Leon Briggs: Witness 'traumatised' by death of man held by police

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Leon Briggs
Image caption,
Leon Briggs died in hospital after being restrained and detained at Luton police station in 2013

A woman who called 999 for a man who was having a "nervous breakdown" said she felt "traumatised and depressed" after learning he had died after being restrained by police, an inquest heard.

Leon Briggs, 39, died in November 2013 after being detained under the Mental Health Act at Luton police station.

Maxine Dwyer said she called 999 for Mr Briggs after he banged on her door and said he needed an ambulance.

Ms Dwyer told the inquest she read reports about his death the next day.

The inquest heard Ms Dwyer had "vaguely recognised" Mr Briggs from the local area when he banged on her door saying his leg was hurting and he needed an ambulance, before "stumbling away" at about 13:30 GMT.

She called 999 and told medics to inform police as she was worried Mr Briggs was "agitated and irate" and he appeared to be having a "nervous breakdown".

Image source, Family Handout
Image caption,
Mr Briggs was described as "a really good dad" who loved spending time with his children

The father-of-two was held by Bedfordshire Police under section 136 of the Mental Health Act, which gives police the power to take a person of concern from a public place to one of safety.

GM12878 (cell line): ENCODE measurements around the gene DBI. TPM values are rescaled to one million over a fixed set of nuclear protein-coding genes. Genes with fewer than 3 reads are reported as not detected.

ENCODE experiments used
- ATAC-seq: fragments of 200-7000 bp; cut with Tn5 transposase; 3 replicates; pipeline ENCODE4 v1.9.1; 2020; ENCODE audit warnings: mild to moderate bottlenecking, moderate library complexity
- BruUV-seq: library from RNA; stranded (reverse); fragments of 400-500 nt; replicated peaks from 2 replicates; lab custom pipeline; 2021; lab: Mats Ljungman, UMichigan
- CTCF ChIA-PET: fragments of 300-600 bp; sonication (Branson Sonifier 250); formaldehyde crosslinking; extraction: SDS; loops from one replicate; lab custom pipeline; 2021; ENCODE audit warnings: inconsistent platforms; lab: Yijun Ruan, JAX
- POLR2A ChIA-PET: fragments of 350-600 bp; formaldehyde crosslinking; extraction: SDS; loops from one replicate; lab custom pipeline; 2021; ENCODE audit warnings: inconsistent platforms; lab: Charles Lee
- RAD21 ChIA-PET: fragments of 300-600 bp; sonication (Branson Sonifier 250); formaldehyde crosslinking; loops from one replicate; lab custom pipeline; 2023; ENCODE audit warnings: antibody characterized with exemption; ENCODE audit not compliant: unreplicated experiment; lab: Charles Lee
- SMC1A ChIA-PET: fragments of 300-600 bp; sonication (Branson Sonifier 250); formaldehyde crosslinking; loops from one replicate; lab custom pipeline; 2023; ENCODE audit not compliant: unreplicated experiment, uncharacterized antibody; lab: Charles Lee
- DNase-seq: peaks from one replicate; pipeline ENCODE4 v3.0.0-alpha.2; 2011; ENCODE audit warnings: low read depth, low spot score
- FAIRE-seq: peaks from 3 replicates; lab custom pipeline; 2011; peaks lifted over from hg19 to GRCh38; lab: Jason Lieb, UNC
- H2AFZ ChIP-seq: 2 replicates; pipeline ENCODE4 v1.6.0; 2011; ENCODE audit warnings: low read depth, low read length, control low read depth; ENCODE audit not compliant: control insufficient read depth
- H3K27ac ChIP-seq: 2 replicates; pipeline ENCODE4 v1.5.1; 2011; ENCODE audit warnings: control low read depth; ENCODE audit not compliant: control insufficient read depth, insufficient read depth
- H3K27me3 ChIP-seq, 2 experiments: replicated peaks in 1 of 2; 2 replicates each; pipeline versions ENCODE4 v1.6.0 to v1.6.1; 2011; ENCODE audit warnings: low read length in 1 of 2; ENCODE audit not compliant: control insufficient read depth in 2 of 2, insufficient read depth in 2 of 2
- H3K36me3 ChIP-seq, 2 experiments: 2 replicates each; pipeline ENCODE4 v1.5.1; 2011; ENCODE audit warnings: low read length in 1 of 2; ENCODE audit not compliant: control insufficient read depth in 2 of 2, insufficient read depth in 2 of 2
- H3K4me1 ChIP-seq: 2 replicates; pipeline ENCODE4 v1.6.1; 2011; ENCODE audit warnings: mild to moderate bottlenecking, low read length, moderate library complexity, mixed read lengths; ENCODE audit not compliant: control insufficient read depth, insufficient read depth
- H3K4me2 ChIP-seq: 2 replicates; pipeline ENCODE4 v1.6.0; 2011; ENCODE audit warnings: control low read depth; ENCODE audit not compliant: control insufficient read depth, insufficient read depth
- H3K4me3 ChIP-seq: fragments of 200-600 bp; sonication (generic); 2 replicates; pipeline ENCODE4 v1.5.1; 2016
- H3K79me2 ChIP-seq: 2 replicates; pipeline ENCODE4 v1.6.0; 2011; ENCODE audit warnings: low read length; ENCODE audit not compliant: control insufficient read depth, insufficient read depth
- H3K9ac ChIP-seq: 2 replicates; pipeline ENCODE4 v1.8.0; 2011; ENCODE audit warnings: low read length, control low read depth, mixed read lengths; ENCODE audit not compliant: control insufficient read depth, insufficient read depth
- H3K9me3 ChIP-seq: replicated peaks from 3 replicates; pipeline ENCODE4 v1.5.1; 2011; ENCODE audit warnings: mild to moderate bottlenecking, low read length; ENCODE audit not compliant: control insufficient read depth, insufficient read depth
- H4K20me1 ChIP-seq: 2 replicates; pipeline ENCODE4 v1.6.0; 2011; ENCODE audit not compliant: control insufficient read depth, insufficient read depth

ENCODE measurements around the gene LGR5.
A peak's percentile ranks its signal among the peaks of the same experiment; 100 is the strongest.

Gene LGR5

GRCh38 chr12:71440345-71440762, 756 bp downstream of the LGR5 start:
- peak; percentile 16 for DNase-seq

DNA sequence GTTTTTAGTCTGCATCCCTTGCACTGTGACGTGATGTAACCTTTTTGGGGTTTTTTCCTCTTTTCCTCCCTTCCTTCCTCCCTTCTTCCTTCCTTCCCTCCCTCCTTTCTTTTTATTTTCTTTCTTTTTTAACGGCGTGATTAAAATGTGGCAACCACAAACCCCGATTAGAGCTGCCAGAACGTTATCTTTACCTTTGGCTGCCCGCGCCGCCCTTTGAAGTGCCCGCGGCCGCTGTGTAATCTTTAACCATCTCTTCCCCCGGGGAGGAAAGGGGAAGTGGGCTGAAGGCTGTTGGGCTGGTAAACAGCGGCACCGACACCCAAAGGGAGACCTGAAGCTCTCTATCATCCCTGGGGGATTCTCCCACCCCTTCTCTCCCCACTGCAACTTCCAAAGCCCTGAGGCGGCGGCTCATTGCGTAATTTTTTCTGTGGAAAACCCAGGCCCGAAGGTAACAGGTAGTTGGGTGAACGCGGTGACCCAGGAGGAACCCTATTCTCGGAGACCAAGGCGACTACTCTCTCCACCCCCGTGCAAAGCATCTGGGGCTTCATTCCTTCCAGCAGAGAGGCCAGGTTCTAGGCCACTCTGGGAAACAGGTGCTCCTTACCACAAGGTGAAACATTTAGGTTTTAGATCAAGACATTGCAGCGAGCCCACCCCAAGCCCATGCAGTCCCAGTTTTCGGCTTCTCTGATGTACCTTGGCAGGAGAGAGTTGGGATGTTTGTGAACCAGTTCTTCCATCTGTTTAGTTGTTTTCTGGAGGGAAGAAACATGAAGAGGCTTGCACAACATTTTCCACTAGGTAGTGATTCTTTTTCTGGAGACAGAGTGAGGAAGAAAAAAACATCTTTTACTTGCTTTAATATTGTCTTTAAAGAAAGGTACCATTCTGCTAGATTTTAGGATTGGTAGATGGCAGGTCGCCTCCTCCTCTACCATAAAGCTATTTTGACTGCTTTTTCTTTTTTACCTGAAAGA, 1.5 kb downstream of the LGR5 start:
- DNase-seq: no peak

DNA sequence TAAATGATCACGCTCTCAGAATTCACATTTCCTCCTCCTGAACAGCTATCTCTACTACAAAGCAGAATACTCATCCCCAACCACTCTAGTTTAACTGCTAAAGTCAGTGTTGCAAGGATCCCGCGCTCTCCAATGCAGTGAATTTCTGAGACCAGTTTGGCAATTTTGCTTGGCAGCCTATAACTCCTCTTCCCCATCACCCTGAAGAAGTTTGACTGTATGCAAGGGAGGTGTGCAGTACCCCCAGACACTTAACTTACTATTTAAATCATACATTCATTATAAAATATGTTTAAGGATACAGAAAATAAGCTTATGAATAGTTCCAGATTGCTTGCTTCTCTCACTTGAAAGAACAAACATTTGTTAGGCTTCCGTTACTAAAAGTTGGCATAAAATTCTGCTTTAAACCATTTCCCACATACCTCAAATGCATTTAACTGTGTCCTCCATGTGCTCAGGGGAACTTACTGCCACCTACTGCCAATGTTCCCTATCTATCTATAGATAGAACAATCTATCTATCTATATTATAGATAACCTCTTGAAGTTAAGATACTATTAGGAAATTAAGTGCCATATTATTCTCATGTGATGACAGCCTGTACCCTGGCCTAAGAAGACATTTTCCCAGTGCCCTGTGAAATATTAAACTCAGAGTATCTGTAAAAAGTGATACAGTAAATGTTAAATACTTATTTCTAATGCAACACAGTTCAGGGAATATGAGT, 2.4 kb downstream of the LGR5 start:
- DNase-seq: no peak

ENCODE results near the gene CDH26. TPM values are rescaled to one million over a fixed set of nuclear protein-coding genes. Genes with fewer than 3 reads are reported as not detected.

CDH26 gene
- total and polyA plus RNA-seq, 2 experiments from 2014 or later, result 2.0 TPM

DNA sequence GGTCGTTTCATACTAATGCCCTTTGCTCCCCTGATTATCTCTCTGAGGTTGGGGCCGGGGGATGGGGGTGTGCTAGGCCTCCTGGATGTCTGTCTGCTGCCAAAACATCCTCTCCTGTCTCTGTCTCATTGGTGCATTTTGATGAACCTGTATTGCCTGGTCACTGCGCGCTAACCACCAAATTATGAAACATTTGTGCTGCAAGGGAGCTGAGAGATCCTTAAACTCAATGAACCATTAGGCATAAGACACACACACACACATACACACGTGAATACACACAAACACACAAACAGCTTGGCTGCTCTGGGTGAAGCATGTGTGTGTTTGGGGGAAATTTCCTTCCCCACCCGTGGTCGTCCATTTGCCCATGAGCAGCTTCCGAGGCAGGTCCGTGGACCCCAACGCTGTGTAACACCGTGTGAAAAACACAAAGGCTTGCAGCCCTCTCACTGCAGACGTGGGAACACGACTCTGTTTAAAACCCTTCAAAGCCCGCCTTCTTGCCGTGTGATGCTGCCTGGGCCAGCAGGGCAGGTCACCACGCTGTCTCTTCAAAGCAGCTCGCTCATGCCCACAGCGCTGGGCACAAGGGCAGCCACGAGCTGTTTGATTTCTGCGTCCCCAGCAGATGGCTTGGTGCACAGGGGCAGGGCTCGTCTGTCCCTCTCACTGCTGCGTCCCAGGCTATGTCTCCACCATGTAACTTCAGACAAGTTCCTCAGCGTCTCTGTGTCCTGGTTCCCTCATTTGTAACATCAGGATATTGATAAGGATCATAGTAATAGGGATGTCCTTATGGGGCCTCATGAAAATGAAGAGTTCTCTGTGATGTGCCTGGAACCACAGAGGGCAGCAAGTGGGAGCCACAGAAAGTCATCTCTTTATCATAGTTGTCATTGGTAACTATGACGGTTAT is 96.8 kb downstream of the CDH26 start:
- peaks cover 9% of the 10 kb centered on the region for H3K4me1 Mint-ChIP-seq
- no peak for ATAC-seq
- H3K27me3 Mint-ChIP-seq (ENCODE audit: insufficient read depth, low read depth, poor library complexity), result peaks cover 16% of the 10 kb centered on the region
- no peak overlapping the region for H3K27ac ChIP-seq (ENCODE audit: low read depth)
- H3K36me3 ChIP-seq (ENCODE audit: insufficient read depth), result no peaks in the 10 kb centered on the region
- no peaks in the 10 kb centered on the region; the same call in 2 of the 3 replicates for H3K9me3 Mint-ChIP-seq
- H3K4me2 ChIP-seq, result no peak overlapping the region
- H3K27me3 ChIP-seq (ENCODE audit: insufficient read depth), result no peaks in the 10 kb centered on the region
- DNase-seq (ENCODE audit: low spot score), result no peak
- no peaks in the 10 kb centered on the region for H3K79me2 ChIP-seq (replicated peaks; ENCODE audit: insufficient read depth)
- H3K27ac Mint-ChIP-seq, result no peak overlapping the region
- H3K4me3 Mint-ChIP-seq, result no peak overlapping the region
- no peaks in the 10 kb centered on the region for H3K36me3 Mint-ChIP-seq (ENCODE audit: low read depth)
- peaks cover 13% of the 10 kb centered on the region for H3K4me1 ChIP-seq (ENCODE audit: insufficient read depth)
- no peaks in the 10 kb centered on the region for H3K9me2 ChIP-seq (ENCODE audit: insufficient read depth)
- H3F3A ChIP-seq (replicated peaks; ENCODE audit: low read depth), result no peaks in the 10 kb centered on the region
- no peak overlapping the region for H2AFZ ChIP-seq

He was restrained and placed in a cell at the station at about 14:25. He became unconscious and was pronounced dead in hospital at about 16:15 on 4 November 2013.

The inquest heard Mr Briggs's primary cause of death was "amphetamine intoxication with prone restraint and prolonged struggling".

A secondary cause of death was given as coronary heart disease.

Image source, South Beds News Agency
Image caption,
The inquest into Mr Briggs's death began on Wednesday, seven years and one week since it was first opened and adjourned

Ms Dwyer wiped her eyes as she told the inquest she learned of Mr Briggs's death the following day.

"I was traumatised and depressed for a good six weeks, if not longer," she said. "I was very traumatised by it."

Mr Briggs's family lawyer expressed their gratitude to Ms Dwyer for calling 999.

Other witnesses said they saw Mr Briggs, from Luton, darting in and out of shops in Marsh Road before he went to Ms Dwyer's door.

The inquest heard Mr Briggs made a "wailing sound" and was shouting that people were trying to kill him, but he did not seem violent.

The inquest continues.

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